Home Opinion Columnists Dorothy Swart Fleshman's columns Four walls, no matter how they are beautified, do not make home
Four walls, no matter how they are beautified, do not make home
Heads up, folks! The phone call came early last Tuesday morning. It was “John,” who wanted to tell me that I was to receive a new medical card in the mail and he needed to verify some information.
Since I had had some recent dealings in this matter, I thought it may be legitimate, so I listened and verified a few things. He already had my name, phone number and mailing address, so they seemed safe enough. Then he asked, “As further identification to be sure you are the correct person, what is the name of your bank?” Ah, hah! John wanted my money. I hung up the phone. Be sure and do likewise, my friends.
Have you ever noticed that sometimes less seems like more? And, vice versa?
That may sound like a hard thing to figure out, but sometimes it makes itself very clear.
I had the necessity, or opportunity, of living in two different houses in the approximate same time frame, so the comparisons were easy to make. They became apparent just in the normal everyday living one summer.
One morning, as I sat having breakfast and looking out the window at the doe and her fawn selecting their breakfast morsels outside the fenced yard, a feeling of contentment overcame me. The family of quail were also busy inside the yard where the freshly-mown lawn was still wet with dew.
Hummingbirds argued for first place at the feeding bar and robins flew between trees, looking ground-ward for the sight of their breakfast worms.
We were all doing the same thing for the same reason but in slightly different ways.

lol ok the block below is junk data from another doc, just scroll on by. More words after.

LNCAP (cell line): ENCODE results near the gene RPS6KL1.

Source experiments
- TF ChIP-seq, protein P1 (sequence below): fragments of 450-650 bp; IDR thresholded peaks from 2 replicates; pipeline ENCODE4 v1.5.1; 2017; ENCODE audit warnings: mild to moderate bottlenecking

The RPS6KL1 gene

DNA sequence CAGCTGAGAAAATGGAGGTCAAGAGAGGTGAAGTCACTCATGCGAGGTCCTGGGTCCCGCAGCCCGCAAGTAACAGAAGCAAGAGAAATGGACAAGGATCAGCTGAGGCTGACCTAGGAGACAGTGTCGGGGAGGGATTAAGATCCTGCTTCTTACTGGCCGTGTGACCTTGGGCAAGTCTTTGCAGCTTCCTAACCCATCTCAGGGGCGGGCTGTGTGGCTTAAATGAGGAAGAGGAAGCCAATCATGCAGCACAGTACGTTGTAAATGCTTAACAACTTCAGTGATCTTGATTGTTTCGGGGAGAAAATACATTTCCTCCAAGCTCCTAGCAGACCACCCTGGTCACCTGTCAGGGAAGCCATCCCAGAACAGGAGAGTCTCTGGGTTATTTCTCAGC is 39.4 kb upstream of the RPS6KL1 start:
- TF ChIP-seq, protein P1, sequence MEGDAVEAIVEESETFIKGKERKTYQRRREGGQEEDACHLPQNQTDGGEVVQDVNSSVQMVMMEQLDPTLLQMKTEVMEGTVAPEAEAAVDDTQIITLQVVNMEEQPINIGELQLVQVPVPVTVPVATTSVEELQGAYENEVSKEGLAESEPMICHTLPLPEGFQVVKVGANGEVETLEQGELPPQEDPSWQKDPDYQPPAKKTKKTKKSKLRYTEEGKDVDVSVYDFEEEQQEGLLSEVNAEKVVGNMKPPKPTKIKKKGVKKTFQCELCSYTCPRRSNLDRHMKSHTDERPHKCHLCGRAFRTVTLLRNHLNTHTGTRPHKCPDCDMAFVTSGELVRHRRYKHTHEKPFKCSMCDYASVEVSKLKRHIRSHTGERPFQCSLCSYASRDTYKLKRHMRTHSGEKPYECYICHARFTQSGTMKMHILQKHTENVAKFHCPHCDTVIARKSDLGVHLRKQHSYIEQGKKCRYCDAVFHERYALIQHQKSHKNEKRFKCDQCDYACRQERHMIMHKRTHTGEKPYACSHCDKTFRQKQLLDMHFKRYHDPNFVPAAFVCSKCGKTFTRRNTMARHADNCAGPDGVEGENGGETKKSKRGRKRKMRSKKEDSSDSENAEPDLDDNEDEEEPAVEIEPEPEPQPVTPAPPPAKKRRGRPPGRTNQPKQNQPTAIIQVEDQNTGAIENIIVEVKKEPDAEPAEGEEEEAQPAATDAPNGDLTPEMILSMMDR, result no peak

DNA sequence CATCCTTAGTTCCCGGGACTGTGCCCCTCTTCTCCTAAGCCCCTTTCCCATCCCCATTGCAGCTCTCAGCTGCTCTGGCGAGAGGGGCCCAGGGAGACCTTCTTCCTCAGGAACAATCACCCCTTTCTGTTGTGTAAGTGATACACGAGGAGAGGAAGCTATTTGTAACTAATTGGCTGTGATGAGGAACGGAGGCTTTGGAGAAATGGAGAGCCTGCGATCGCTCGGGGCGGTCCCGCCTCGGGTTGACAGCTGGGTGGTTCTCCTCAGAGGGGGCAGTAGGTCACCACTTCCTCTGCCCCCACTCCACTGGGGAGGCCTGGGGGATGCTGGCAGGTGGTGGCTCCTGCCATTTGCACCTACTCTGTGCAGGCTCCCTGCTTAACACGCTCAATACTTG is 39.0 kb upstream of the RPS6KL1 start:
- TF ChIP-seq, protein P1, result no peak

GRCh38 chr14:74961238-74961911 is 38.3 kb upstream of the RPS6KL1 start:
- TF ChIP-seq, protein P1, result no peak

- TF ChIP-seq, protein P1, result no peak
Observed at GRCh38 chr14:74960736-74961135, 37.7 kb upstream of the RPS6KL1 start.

We were hungry, so we sought to fill our tummies also in slightly different ways.
The birds and animals would always have to work for their sustenance whereas I had reached the point in my life where others filled my needs. I no longer strove to plant the grain, milk the cow or dry the cereal raisins for my breakfast tray. I appreciated that.
I shopped the convenience stores for a variety of selections, taking them home in boxes and bottles and plastic-wrap to eat at my own convenience.
The critters sought their daily meals dependent on what nature (and townsfolk with flowers in bloom) provided at each time of day and season of year.
I was grateful that I was of the human species.
How easily I am led astray simply by observing wildlife habits in comparison with my own, for I really was speaking of things with which to compare one’s quality of life. I suppose that could be considered one.
I won’t go into the reasons why I was offered the choice of two places in which to reside for a term, but acknowledge that it came about so that I could compare the two places and report on my findings.
The one place was certainly well-worth considering. It was convenient in every way. I would be hard-pressed to find serious faults to it.
The other was inconvenient in almost every way, and I could fault something about it every day.
The one was the “more” of it and the other the “less.”
Now you can see what I mean about the more and the less of this particular discourse but not the why of less seeming to be more.
It took two years of close comparison to understand why it would be difficult to choose between the houses, should that become a necessity or even an offered choice.
The more was obviously the better selection. Why, then, between the two, did I hesitate to leave the one of “less” for the one of “more?”
It came to me one day when I least expected it.
Four walls, no matter how they are beautified, do not make a home. They can become a place of convenience where life is made somewhat easier and are certainly appreciated.
But, sometimes it doesn’t fill the needs of the heart. I was lonely there.
That’s when “less” became “more.”
Something I learned from this experience seems so very simple in looking back to my reactions.
In order for a house to be a Home, it has to have Love in it.
I wonder if businesses work in the same way.